There are a growing number of people nowadays who want to get tattoos, a plethora of reasons are there but they mostly come down to self-expression. It’s 2016, people should be able to do what they like with their own bodies and their job shouldn’t restrict that.
Self-expression can come in many forms, including piercings and dyed hair, as well as tattoos but there is a stigmatism that these things are not acceptable in “white collar” jobs. Well, to be on show at least.
Take the person who reads you the news at whatever TV station you watch – they probably don’t have tattoos on show, nor will they have any piercings, apart from maybe the odd earing or two, and their hair is likely to be a natural colour.
There are several reasons that there is opposition to tattoos; they are not considered professional, they are stereotyped to be related to danger or crime and they can be distracting. That’s according to Tat2x Blog anyway.
Obviously, other professionals will be more understanding than other when it comes to these forms of self-expression but will there ever be a time when body art will be wholly accepted?
That is something that Liverpool Hope and University of Salford teacher Brian Plumridge hopes for, he said: “Does being ‘smart’ in appearance, as defined in some vague unwritten concept actually matter? I don’t think so. In fact what is ‘acceptable’, and who defined it? The problem is that media organisations like to look for middle ground, so their journalists look okay for everyone.
“The million dollar question is what would I do if I was the chief executive of News Corp? I’d say wear what you like, in fact I’d have a ‘be yourself’ policy. I’d make it a point to say the way our team look and behave is honest and true, just like our product.”
Clearly, there aren’t too many people in the journalism industry as open-minded as Brian but there are people on both sides of the tattoo fence that understand why tattoos are generally covered up.
Joe Redmond, editor of Burnley Today (formerly Bay TV Liverpool), who does have some ink on his arm, said: “I can see why [journalists] are asked to do it. I couldn’t imagine somebody doing a Paxman-style show covered in tattoos or a reporter at local election with neck tattoos.”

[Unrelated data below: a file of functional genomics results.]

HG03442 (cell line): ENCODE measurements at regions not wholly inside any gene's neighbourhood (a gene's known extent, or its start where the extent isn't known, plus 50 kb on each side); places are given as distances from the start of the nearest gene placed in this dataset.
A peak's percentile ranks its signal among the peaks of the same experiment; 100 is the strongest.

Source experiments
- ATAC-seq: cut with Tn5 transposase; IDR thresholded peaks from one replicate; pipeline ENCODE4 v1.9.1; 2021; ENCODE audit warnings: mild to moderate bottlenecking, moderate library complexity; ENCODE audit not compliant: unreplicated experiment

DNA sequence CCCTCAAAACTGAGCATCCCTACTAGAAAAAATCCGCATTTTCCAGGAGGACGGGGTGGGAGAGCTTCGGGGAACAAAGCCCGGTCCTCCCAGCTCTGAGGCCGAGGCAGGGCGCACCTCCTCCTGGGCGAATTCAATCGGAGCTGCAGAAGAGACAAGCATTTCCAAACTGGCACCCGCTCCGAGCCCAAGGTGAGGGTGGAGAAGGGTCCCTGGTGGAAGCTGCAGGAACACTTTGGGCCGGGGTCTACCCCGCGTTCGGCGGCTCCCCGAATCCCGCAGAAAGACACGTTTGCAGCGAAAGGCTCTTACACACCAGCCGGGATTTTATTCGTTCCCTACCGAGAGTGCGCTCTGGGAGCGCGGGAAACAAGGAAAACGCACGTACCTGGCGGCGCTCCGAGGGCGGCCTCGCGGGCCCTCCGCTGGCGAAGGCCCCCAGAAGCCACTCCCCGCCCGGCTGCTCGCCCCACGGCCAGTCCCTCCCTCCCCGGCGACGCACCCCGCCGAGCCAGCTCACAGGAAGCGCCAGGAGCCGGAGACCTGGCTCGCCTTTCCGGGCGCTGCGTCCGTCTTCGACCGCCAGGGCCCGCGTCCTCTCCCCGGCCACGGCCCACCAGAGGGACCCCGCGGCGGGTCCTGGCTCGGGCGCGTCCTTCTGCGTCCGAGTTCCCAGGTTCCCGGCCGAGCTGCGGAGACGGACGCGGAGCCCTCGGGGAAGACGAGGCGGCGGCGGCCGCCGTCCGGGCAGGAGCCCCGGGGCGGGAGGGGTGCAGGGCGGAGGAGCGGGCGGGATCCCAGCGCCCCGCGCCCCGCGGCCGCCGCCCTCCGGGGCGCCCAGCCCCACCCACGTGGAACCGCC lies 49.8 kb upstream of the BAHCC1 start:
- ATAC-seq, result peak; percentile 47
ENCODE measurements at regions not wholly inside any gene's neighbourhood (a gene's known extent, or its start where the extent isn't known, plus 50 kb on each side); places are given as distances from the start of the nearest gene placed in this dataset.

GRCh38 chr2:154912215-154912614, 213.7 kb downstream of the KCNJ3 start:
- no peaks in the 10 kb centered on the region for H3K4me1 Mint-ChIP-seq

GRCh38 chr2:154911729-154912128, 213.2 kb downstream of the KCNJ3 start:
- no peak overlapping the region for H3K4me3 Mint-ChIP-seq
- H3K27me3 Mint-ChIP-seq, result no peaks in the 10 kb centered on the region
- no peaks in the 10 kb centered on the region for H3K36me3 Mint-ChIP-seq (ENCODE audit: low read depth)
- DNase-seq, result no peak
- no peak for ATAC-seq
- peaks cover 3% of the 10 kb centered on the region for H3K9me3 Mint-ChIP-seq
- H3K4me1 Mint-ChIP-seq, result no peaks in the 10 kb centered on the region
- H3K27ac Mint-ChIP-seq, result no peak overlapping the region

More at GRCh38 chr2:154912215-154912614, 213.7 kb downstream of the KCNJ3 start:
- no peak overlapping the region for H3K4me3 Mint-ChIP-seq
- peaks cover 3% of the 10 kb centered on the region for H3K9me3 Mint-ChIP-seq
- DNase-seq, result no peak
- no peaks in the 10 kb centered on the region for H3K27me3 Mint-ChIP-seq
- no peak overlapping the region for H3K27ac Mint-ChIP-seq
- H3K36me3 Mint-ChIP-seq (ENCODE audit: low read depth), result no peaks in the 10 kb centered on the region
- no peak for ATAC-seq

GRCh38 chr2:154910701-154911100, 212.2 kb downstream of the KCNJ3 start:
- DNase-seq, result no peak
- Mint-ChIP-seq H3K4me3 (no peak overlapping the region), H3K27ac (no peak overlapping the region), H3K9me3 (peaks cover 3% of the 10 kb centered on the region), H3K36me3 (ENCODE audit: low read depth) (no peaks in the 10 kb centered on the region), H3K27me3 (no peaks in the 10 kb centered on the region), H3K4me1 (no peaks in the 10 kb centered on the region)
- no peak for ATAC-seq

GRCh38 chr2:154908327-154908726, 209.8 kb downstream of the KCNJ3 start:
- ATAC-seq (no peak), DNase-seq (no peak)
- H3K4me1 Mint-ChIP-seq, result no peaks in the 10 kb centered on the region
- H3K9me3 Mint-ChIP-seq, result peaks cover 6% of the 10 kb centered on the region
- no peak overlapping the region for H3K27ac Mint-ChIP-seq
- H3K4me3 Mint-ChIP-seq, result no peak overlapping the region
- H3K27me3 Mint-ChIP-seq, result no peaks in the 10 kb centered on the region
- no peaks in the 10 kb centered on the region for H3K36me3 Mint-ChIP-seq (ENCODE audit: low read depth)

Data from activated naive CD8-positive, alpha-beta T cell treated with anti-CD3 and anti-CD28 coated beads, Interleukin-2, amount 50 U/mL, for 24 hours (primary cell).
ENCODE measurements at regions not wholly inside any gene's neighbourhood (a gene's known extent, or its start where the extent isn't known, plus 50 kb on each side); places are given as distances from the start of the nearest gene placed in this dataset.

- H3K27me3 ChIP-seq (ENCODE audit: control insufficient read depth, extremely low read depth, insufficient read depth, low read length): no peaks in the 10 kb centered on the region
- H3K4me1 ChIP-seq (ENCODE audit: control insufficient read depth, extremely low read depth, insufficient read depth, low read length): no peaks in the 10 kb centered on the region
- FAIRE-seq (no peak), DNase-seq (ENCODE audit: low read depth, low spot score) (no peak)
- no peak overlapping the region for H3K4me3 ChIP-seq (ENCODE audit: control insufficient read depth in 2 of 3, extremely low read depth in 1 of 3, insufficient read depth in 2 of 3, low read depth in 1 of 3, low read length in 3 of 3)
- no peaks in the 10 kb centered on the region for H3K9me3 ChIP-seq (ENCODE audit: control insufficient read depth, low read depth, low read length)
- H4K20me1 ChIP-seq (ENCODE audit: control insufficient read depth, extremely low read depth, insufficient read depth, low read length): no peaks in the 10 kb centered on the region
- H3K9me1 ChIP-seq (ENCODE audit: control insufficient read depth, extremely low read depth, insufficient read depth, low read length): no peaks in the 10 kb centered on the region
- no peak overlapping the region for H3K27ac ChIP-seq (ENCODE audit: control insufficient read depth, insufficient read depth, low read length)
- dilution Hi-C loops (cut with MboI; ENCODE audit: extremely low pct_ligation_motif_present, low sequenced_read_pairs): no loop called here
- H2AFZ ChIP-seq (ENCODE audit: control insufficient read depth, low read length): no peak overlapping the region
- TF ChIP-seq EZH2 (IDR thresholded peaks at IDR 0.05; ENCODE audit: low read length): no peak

Joe goes on to make a good point about tattoos being shown on live TV; there is not currently a mainstream show around that would likely prefer their employees to have body art. An example he offers is “a ‘Wired’ magazine-style TV show because of the image that they have”.
Another idea could be a watershed – as in tattoos are okay after 8 or 9PM – but it still wouldn’t work for organisations like the BBC or Sky. The former Bay TV editor said: “A [tattooed] look with red hair and a nose stud doesn’t look professional one bit and it would, in my opinion, ruin the person’s work. People who don’t have a journalism background would just be commenting on the look rather than the work they’re doing.”
Is covering up tattoos, removing piercings and keeping hair looking natural suppression or is this a necessity? University teacher, Mr Plumridge, thinks that it is both, he said: “When the Hillsborough inquests started in Warrington I covered the opening and interviewed family members. It’s a sober occasion.
“Imagine if I turned up in a lime green suit and piano tie. Sensible hair, no tattoos, but dressed flamboyantly. It could be seen as insensitive. Could be. Not definitely, but maybe. So if you’re a journalist and you are out all day covering maybe four stories, one of them a murder, one a charity event, one a court case, and one sport it might be fair to agree that a sober appearance is necessary.
“Again, it’s safe and neutral. It might also influence the decision of people whether or not to be interviewed by you. The old adage, ‘you only get one chance to make a first impression’. But then a smart shirt and trousers with tattoo showing on an arm shouldn’t be a problem.”
But are we moving toward a time when tattoos, and other forms of self-expression, are not just to be accepted but also to be expected? Brian certainly thinks so, he said: “Tattoos are still a little at odds with that, albeit in 20, 30 or 40 years I’m guessing tattoos will be as acceptable as not wearing a jacket or tie for work. The world just isn’t quite ready for it yet.”
Jared Chambers, business development consultant at Berkeley Research Group, has a different outlook on the subject. Mr Chambers looks at it from an employer’s perspective and likens picking a potential employee with tattoos on show to deciding to rent a low-rider when selecting a car, he told Sally Pearmam on LinkedIn: “While you’re at work, you’re leasing yourself; your knowledge, time, abilities, service and personal representation. If I rent a home I don’t want the purple one. If I rent a car, I don’t want the low-rider on fat chrome.
“Having said that, some might and that’s okay but you don’t get to blame [the person renting] who decides those things. The thing to consider is not simply whether or not to get a tattoo or whether to display them, that’s a personal choice. The reality is that when you decide on such things, you limit the potential [employers]. If you are okay with limiting [that] then fine but you don’t get to complain.”
Jared doesn’t hold the most liberal opinion but he does have a point. In the current climate of professional work, it is a risk to get a tattoo with the odds that you end up working for someone like Mr Chambers who would prefer employing somebody that doesn’t have body art. Maybe this will change over the next decade or so, like Brian said, and people will be more accepting of self-expression but as of right now it appears as if it’s an issue.